Among the cases dropped in the first wave were charges brought against two white officers who were accused of forcing a black sergeant to view racist Web sites. A city councilman and the Baltimore chapter of the NAACP had publicly urged police officials not to bungle the case, but the department now says it was among those in which charging documents were manipulated. One of the white officers has since been promoted.
Guglielmi said the 38 cases that have been tossed out were among 64 pending cases. Robert F. Cherry, president of the city police's Fraternal Order of Police union, has called for all cases to be thrown out and said that the union will likely file legal motions to challenge those that remain.
The issue of equal treatment in the Baltimore Police Department has prompted numerous lawsuits and several attempts at reform, including a 1998 finding by the U.S. Equal Employment Opportunity Commission that the department had violated civil rights laws by more harshly punishing black officers and retaliating against those who complained.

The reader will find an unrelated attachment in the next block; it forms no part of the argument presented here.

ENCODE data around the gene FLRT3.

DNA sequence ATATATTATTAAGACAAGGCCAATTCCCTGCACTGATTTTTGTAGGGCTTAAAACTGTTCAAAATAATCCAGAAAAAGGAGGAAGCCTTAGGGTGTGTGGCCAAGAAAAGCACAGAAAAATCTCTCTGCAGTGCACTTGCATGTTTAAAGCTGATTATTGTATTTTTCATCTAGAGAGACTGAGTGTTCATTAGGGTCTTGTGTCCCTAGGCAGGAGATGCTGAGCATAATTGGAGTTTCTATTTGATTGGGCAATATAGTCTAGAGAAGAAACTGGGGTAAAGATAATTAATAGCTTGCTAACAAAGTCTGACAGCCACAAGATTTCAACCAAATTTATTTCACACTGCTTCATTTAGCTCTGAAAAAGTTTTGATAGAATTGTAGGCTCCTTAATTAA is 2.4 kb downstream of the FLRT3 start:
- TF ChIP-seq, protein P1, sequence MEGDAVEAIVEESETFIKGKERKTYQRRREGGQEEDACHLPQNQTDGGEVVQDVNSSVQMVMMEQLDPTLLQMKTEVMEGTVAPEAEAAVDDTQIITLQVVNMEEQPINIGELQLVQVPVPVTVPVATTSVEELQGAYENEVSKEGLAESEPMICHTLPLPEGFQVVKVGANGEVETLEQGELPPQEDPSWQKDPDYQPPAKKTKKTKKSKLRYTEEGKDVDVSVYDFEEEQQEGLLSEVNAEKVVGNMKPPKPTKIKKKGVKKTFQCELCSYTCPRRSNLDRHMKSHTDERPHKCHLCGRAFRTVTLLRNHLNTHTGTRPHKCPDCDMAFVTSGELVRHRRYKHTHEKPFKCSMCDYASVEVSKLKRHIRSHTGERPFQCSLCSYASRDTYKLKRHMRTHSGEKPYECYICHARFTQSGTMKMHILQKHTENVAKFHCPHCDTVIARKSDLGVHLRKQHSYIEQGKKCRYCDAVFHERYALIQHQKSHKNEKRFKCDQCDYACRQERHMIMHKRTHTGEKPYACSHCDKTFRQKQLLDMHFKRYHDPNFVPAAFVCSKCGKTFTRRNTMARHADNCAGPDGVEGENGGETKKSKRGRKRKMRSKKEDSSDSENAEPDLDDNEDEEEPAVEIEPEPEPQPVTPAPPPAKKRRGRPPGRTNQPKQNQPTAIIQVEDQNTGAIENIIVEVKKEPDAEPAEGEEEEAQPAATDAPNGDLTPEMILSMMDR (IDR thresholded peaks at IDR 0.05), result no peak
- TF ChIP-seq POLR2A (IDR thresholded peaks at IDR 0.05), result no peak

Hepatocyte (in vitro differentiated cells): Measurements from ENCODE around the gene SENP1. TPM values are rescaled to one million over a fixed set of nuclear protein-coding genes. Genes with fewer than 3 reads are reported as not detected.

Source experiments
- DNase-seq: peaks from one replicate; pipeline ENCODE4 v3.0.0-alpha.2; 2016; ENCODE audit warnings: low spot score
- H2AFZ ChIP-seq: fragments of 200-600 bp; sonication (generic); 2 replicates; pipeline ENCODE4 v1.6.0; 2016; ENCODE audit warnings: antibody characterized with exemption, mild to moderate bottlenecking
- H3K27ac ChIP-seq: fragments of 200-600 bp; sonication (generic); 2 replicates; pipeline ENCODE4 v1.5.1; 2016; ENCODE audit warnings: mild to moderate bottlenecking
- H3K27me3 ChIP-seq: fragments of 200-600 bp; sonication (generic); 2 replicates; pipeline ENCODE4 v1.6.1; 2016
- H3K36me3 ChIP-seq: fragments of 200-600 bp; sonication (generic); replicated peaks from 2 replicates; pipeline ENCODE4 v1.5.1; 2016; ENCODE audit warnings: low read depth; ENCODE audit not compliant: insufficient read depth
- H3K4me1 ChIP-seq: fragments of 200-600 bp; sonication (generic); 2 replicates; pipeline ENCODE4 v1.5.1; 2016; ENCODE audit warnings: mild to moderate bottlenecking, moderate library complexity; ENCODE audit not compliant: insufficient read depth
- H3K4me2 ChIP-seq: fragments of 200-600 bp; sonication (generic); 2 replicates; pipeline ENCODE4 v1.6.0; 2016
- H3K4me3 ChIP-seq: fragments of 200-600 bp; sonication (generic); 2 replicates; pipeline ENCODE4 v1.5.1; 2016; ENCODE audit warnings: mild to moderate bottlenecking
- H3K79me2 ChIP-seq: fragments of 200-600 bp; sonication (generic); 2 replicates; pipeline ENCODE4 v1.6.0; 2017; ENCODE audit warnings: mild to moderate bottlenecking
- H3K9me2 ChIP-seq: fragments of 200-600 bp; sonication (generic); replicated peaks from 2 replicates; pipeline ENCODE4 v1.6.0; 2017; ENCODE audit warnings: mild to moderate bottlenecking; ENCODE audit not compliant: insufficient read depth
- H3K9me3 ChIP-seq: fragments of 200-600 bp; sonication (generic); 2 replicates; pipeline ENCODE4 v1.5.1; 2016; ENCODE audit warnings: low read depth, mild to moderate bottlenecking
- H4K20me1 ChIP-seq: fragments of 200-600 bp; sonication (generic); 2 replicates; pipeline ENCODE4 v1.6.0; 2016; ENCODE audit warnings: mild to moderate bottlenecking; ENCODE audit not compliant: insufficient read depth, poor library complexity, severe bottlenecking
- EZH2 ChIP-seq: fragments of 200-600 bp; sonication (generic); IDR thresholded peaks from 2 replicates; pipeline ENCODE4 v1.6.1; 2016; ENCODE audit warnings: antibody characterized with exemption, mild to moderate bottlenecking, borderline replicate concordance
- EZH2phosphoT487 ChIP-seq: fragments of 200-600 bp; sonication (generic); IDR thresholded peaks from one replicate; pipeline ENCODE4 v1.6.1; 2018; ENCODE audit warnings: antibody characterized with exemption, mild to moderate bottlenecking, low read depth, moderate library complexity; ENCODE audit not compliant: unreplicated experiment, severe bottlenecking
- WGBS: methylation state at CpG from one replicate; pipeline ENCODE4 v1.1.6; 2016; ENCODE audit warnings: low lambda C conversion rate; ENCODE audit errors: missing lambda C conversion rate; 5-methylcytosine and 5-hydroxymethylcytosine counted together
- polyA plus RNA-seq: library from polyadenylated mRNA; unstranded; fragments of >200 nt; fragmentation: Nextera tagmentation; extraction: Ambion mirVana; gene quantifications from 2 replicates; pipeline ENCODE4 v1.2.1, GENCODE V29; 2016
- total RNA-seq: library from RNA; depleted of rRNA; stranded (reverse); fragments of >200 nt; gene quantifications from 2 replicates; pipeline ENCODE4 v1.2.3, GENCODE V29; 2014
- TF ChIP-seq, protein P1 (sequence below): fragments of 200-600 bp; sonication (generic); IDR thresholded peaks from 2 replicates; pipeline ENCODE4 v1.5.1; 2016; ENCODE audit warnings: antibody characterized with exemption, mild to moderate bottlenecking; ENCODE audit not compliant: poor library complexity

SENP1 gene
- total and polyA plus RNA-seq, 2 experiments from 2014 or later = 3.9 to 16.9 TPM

In 2000, several black officers were given their jobs back in an effort to rectify inequities in punishment, though the department said those officers deserved to lose their jobs and the issue was with white officers who hadn't been held to the same standard.
Hopson, the lead plaintiff in the federal lawsuit, was charged internally with perjury and fired in 1996, but a city Circuit Court judge reversed the termination. Hopson works at the juvenile booking center and is barred from making arrests and testifying in court. He could not be reached for comment Monday.
For years, he has spoken out about his concerns that black officers were treated differently than white officers.
The number of African-American officers has grown over the years, along with a push to hire more Hispanic officers. The number of sworn black officers is 44 percent, up from 43 percent in 2004 and 38 percent in 1999. Overall, minorities make up half of the department's sworn officers, according to police statistics.
At the top level, minorities and women make up roughly half of command staff positions. Maj. Melvin Russell, who is now commander of the city's Eastern District, was among the plaintiffs in the lawsuit.
"We're excited" about the settlement, said Marvin L. "Doc" Cheatham, president of the local NAACP. "It's clear, and has been clear for a significant period of time, that there were definitely problems within the department. We're just saddened that the city took this much time fighting."